Despite political consensus on the need for community involvement, PCTs are not directly accountable to their public. Ann Shuttleworth and Julie Griffiths ask why

Cross-party consensus in British politics can be difficult to find, but the three main parties appear to agree about one aspect of healthcare - that primary care trusts need to become more accountable to the communities they serve.

In a speech on the NHS in January, prime minister Gordon Brown spoke generally of devolving more responsibilities to a local level, while both the Conservatives and Liberal Democrats appear to favour giving local authorities greater influence over PCTs - although they differ on how it should be achieved.

This political accord is unsurprising, given the size of the budgets controlled by PCTs, says Richard Lewis, a director at Ernst and Young's health advisory practice and a senior associate at the King's Fund. The average PCT budget is£230m a year and between them the 152 PCTs in England received£70bn in 2007-08 - over 80 per cent of the total NHS budget.

"Given the public accountability of foundation trusts, it could be seen as an oversight that this has not already been done for the organisations commissioning their services," says Mr Lewis, who co-authored the King's Fund report Should PCTs be made more accountable?, which was published in April.

Foundation trusts were set up with accountability to an independent inspector. Local people are also able to become trust members and elect governors who can hold managers to account. This means service users can exert a real influence over the trusts' leadership.

PCTs have diverse lines of accountability, none of which directly involve the people they serve. In addition to their strategic health authority, they are answerable to the Healthcare Commission for the quality of the care they commission and provide, and to the Audit Commission for financial management.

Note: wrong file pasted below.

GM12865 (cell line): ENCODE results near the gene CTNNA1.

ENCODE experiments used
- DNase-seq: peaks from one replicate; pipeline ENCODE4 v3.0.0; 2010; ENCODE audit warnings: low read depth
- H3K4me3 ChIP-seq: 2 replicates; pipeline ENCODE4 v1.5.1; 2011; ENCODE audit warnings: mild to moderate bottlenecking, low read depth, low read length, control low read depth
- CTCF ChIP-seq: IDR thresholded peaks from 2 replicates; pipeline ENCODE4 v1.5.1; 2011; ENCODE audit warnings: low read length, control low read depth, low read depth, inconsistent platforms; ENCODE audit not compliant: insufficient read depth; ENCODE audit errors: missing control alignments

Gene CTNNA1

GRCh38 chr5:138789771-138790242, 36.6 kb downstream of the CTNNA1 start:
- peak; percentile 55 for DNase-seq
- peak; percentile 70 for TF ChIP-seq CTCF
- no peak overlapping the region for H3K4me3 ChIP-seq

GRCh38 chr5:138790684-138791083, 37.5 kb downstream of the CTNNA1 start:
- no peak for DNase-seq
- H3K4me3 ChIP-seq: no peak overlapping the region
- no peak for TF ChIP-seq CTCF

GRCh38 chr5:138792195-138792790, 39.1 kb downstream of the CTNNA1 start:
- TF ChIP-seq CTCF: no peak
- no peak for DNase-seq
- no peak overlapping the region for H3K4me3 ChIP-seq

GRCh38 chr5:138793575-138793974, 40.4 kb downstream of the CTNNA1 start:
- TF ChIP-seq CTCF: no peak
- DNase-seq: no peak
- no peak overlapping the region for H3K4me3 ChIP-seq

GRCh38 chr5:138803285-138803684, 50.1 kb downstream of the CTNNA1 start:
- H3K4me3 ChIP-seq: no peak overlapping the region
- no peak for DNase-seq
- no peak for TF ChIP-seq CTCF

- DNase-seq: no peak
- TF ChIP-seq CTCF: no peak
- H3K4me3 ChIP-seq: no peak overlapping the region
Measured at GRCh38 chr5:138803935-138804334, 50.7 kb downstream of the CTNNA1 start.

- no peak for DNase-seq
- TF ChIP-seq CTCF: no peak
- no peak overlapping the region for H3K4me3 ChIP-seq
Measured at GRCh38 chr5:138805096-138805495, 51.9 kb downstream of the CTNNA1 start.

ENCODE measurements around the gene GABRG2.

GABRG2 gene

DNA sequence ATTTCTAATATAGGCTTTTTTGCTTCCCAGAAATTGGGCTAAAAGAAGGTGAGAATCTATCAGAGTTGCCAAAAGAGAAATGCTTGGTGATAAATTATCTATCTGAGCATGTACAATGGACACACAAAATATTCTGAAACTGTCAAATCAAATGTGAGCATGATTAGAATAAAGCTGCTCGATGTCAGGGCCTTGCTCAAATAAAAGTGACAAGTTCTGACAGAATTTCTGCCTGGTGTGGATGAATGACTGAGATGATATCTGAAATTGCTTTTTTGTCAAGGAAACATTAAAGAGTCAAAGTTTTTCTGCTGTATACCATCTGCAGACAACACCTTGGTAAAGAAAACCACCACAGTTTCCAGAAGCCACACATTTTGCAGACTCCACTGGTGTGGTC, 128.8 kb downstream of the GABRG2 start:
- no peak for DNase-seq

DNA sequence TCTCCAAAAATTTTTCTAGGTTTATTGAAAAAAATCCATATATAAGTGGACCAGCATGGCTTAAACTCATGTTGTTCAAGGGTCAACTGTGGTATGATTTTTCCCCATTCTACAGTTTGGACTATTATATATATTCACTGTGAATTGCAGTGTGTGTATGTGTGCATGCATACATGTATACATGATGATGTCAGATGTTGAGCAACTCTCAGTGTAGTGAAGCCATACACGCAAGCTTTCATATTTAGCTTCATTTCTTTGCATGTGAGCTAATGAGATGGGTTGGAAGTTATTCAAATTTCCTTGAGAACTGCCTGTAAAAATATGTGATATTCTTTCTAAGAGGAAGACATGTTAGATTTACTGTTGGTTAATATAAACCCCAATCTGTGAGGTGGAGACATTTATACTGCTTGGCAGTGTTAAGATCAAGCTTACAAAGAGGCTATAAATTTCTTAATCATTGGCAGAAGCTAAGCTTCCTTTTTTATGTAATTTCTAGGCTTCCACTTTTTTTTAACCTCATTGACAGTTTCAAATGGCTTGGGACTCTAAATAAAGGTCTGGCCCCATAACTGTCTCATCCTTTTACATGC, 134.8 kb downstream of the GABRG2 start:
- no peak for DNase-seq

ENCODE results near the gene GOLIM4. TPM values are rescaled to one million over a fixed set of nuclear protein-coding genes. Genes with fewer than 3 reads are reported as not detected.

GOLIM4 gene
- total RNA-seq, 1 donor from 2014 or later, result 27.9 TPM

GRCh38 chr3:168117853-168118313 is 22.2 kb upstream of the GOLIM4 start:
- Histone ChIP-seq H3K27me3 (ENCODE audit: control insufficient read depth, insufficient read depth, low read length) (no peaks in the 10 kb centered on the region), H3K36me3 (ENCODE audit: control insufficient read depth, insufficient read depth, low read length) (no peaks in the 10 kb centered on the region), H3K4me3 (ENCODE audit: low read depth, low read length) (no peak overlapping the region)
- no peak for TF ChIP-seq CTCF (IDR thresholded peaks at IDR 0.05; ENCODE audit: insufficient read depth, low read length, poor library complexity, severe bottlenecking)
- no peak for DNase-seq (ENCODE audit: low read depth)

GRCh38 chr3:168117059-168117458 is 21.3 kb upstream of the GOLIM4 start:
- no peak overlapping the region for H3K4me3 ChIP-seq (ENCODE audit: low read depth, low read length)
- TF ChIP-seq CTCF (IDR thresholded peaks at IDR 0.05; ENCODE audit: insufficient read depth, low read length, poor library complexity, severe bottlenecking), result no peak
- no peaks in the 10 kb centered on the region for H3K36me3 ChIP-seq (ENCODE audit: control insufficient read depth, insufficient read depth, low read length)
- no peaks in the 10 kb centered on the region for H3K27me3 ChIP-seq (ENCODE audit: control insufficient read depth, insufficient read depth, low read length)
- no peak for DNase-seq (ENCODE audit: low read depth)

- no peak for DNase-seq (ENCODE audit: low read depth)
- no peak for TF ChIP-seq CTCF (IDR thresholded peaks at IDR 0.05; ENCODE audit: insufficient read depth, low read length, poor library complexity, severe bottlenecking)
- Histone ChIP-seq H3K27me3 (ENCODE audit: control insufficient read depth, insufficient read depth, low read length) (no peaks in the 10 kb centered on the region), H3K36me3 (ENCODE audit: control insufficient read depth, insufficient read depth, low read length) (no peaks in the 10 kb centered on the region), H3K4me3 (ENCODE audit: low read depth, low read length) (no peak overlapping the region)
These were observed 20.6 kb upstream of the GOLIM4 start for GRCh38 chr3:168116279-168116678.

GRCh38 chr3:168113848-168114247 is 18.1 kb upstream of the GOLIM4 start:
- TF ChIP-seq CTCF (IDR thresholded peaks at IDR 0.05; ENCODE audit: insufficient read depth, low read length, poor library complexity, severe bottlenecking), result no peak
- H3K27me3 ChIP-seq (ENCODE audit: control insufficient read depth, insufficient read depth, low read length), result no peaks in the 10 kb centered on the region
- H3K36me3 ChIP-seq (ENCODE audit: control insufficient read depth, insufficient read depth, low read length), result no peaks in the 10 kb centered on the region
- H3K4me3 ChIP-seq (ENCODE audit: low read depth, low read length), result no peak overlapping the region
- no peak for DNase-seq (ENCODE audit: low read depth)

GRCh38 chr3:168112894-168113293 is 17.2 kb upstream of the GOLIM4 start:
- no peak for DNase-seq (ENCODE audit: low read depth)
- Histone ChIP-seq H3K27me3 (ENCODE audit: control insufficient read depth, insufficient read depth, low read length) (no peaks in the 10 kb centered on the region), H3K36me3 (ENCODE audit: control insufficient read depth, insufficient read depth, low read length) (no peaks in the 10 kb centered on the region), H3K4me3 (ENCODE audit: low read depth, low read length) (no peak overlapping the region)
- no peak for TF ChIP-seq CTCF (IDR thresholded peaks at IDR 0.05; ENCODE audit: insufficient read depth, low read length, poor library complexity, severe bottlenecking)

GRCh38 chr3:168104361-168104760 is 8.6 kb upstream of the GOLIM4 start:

At a more local level, they are open to scrutiny by the local authority and are also accountable to their publicly appointed boards, whose members are drawn from the local community. However, while non-executive board members may come from the local community, the Department of Health says they are not appointed to represent the local community but to use their experience gained in other fields and as local residents to govern the PCT.

Mr Lewis sees local accountability as having both political and instrumental advantages. "Politically, it's about generating a greater sense of legitimacy about the work of PCTs," he says. "The instrumental benefit is that it will, in theory, ensure better quality services."

An example of how it might improve services is by involving local people in deciding how services are provided. While this is unlikely to lead to solutions that suit everyone, people feel their voices have been heard. They may also have invaluable insights that are only obvious to service users but that make the difference between a service succeeding or failing.

Patients Association vice-chair Michael Summers is in no doubt that more local accountability is needed. He acknowledges that engaging local populations will be challenging but emphasises stronger local links are the only way to ensure the health service is accountable.

"If accountability is national, it becomes very bureaucratic. If it is local, then we can deal with problems directly," he says.

Local accountability makes sense when it comes to improving service and securing value for money, says Mr Summers. "Different areas require different financing and they have different needs. Local accountability will mean money will be better spent and it will drive up standards."

But Ruth Thorlby, who co-authored the King's Fund paper with Mr Lewis, points out that local accountability has its downside, because it will inevitably mean more disparity in services, which may be unwelcome to many people.

"People want a nationally guaranteed NHS and they don't like variation. Yet local devolution will mean it varies greatly," she says.

This may become a driver for PCTs to get the local population involved in decisions. Lack of rancour may also become a measurement of the success of accountability, she says.

Ms Thorlby believes politicians need to provide greater clarity about what they mean when they talk about increasing local accountability. The aim of accountability - whether it is to give more democratic validity to the NHS or to improve the quality of services - will determine how it moves forward.

However it is achieved, Ms Thorlby says local accountability will raise the profiles of PCTs.

She says there is a lack of understanding among the public about what a PCT is and does. If this were changed, PCTs might find more support for their role.

"The public focus tends to be on hospitals or GPs. I don't think people understand PCTs at the moment. If they do, their understanding is minimal and they think PCTs are bureaucratic structures.

"Having an awareness of who's spending the money on your behalf can only be good," she says.